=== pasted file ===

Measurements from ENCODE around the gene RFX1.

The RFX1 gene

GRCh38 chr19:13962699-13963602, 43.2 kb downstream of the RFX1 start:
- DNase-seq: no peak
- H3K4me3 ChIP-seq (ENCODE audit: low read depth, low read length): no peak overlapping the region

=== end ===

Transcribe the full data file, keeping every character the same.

Measurements from ENCODE around the gene RFX1.

The RFX1 gene

GRCh38 chr19:13962699-13963602, 43.2 kb downstream of the RFX1 start:
- DNase-seq: no peak
- H3K4me3 ChIP-seq (ENCODE audit: low read depth, low read length): no peak overlapping the region